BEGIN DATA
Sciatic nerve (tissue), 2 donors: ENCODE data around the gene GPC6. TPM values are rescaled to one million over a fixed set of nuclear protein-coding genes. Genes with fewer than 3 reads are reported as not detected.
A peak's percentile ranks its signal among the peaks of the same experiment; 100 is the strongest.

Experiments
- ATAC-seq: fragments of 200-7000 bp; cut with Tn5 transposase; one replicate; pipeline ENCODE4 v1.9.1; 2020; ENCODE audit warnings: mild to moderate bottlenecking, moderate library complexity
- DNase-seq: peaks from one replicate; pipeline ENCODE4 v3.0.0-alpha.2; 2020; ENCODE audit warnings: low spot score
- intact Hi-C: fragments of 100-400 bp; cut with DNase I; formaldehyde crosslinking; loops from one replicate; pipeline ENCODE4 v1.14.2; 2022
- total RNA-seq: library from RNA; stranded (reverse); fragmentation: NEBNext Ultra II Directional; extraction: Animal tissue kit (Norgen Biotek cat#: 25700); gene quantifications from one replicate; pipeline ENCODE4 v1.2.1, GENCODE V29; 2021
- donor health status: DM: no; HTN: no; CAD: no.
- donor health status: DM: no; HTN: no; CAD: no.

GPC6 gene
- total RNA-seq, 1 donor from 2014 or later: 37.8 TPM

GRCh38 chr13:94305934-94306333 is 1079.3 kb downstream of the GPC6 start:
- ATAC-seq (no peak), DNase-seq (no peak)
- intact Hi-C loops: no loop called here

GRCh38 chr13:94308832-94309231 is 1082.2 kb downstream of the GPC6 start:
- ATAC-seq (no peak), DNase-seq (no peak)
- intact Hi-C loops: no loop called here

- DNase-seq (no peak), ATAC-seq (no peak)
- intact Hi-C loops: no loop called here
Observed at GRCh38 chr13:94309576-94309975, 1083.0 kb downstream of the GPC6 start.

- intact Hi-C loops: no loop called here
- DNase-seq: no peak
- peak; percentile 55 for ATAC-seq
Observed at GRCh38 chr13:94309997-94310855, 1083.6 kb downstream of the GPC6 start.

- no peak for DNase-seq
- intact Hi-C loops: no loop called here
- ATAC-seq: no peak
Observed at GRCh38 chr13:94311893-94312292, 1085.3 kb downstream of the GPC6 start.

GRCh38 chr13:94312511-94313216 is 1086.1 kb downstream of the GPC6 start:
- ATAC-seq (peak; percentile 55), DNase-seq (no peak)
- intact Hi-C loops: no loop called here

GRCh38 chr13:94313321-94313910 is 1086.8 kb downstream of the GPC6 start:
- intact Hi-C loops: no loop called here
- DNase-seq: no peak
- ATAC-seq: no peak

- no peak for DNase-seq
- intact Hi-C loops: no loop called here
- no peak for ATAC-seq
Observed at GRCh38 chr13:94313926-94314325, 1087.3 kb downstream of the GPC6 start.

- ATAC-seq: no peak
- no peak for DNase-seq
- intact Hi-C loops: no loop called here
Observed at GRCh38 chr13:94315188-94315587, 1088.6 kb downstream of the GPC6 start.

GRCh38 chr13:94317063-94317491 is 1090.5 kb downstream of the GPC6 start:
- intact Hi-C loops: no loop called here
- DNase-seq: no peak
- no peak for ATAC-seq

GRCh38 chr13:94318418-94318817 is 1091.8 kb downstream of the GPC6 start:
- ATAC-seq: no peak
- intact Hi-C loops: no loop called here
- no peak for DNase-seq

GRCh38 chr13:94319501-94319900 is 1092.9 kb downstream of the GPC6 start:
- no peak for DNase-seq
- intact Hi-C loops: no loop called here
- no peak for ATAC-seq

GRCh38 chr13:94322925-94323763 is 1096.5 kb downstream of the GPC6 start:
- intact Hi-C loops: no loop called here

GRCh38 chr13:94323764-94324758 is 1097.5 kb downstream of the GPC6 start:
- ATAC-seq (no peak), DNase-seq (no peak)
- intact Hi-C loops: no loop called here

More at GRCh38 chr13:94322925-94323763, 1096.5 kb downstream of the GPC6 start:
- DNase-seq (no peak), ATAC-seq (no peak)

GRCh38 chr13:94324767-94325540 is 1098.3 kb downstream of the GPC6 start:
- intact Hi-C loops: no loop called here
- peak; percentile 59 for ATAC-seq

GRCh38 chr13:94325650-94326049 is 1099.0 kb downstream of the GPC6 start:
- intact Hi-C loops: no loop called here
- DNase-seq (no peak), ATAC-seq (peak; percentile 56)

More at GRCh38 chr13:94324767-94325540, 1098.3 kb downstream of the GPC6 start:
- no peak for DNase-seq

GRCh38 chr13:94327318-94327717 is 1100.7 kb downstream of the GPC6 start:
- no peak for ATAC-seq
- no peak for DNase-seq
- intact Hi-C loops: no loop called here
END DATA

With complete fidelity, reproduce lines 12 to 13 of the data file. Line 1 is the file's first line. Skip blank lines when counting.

GRCh38 chr13:94305934-94306333 is 1079.3 kb downstream of the GPC6 start:
- ATAC-seq (no peak), DNase-seq (no peak)